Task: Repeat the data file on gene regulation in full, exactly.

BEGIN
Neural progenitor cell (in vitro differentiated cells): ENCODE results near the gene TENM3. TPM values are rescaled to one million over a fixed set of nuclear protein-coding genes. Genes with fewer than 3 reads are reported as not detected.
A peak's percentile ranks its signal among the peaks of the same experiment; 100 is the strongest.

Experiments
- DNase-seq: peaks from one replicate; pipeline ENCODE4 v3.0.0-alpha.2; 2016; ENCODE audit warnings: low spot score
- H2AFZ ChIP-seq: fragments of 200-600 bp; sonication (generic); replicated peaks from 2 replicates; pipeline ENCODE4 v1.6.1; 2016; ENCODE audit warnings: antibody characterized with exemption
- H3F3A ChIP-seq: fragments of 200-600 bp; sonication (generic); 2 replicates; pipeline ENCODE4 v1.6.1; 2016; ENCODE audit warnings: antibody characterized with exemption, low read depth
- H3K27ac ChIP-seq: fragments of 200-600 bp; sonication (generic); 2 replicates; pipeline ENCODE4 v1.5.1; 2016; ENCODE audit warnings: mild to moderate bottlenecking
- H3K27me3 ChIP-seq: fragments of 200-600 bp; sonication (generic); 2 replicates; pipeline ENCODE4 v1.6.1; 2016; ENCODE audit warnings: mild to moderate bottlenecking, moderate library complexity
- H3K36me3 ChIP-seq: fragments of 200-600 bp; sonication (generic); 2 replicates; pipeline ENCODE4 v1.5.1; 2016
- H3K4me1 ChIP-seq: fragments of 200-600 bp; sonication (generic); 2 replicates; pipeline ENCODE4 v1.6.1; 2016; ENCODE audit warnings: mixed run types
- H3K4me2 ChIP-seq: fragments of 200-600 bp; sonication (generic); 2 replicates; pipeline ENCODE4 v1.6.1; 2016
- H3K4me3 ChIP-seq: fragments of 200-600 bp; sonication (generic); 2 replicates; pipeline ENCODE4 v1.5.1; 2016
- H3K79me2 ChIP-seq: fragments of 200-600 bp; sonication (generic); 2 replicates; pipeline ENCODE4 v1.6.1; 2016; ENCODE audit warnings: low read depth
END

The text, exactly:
Neural progenitor cell (in vitro differentiated cells): ENCODE results near the gene TENM3. TPM values are rescaled to one million over a fixed set of nuclear protein-coding genes. Genes with fewer than 3 reads are reported as not detected.
A peak's percentile ranks its signal among the peaks of the same experiment; 100 is the strongest.

Experiments
- DNase-seq: peaks from one replicate; pipeline ENCODE4 v3.0.0-alpha.2; 2016; ENCODE audit warnings: low spot score
- H2AFZ ChIP-seq: fragments of 200-600 bp; sonication (generic); replicated peaks from 2 replicates; pipeline ENCODE4 v1.6.1; 2016; ENCODE audit warnings: antibody characterized with exemption
- H3F3A ChIP-seq: fragments of 200-600 bp; sonication (generic); 2 replicates; pipeline ENCODE4 v1.6.1; 2016; ENCODE audit warnings: antibody characterized with exemption, low read depth
- H3K27ac ChIP-seq: fragments of 200-600 bp; sonication (generic); 2 replicates; pipeline ENCODE4 v1.5.1; 2016; ENCODE audit warnings: mild to moderate bottlenecking
- H3K27me3 ChIP-seq: fragments of 200-600 bp; sonication (generic); 2 replicates; pipeline ENCODE4 v1.6.1; 2016; ENCODE audit warnings: mild to moderate bottlenecking, moderate library complexity
- H3K36me3 ChIP-seq: fragments of 200-600 bp; sonication (generic); 2 replicates; pipeline ENCODE4 v1.5.1; 2016
- H3K4me1 ChIP-seq: fragments of 200-600 bp; sonication (generic); 2 replicates; pipeline ENCODE4 v1.6.1; 2016; ENCODE audit warnings: mixed run types
- H3K4me2 ChIP-seq: fragments of 200-600 bp; sonication (generic); 2 replicates; pipeline ENCODE4 v1.6.1; 2016
- H3K4me3 ChIP-seq: fragments of 200-600 bp; sonication (generic); 2 replicates; pipeline ENCODE4 v1.5.1; 2016
- H3K79me2 ChIP-seq: fragments of 200-600 bp; sonication (generic); 2 replicates; pipeline ENCODE4 v1.6.1; 2016; ENCODE audit warnings: low read depth